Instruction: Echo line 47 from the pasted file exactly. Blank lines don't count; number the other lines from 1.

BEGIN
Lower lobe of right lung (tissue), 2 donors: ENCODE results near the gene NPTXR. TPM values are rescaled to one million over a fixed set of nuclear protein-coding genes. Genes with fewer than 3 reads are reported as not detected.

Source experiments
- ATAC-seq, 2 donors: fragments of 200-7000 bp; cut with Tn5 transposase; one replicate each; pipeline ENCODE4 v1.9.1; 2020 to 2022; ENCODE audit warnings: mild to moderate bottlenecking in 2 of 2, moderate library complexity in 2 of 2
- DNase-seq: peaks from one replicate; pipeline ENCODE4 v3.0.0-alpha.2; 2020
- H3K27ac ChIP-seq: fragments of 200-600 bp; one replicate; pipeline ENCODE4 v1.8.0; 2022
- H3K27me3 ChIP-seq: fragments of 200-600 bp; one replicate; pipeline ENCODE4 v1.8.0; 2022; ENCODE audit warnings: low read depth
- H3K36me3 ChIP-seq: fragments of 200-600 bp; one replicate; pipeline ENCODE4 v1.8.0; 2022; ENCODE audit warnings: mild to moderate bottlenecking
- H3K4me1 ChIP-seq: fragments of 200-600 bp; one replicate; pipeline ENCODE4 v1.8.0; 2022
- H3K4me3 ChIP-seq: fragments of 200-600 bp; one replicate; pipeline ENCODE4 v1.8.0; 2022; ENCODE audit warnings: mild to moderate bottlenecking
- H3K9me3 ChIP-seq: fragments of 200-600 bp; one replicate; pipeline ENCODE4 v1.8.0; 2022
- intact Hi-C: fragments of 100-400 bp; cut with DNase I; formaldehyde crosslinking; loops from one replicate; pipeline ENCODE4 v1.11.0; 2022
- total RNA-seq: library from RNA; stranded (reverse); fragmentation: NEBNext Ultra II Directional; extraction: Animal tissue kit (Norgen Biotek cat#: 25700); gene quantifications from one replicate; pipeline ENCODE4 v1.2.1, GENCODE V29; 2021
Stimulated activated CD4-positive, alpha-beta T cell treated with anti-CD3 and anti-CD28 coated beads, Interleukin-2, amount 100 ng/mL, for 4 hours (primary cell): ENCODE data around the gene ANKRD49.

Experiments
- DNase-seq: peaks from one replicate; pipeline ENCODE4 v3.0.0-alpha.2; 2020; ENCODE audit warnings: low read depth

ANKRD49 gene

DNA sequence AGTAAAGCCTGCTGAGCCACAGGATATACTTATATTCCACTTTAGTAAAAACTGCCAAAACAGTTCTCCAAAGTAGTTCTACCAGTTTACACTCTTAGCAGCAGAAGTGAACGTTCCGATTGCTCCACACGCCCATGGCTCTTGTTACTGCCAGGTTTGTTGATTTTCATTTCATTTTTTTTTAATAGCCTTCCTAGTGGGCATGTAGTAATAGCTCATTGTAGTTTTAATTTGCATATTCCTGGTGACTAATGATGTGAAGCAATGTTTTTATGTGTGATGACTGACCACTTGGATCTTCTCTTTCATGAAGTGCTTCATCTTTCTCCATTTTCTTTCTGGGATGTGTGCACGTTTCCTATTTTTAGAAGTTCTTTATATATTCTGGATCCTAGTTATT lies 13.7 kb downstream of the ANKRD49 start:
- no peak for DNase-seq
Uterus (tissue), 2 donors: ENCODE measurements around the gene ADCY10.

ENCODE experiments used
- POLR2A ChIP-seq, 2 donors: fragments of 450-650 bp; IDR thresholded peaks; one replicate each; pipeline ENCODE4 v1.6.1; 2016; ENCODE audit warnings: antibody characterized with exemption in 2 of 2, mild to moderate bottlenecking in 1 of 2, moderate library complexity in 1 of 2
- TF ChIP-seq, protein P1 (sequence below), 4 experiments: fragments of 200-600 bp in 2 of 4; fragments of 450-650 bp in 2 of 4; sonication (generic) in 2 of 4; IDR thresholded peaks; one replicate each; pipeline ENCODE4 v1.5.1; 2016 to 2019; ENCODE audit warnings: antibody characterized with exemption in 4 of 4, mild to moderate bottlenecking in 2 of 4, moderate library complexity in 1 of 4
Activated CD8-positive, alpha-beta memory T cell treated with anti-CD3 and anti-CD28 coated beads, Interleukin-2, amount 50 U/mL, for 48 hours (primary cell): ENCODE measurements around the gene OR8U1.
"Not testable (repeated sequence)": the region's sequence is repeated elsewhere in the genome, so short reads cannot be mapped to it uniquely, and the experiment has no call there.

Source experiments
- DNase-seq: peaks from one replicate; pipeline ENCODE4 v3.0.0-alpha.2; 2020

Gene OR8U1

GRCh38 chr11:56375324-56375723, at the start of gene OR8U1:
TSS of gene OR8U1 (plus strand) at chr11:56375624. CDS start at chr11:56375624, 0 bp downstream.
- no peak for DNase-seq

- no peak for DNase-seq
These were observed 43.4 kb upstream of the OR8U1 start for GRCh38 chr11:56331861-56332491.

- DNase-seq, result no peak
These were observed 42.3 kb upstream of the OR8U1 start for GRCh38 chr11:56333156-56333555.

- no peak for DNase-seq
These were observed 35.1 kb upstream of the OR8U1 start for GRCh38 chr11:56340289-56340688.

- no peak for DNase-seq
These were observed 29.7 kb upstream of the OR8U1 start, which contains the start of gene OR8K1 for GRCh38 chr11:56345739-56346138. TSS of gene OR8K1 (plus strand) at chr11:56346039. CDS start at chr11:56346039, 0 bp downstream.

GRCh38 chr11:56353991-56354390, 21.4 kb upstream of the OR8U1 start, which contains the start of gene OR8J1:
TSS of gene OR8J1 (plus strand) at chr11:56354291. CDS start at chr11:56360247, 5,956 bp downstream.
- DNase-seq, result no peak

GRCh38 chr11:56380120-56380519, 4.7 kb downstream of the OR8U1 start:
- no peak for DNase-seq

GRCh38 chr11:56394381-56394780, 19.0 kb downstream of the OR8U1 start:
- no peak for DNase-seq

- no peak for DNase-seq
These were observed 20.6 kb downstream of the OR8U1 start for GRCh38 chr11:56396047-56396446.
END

These were observed 20.6 kb downstream of the OR8U1 start for GRCh38 chr11:56396047-56396446.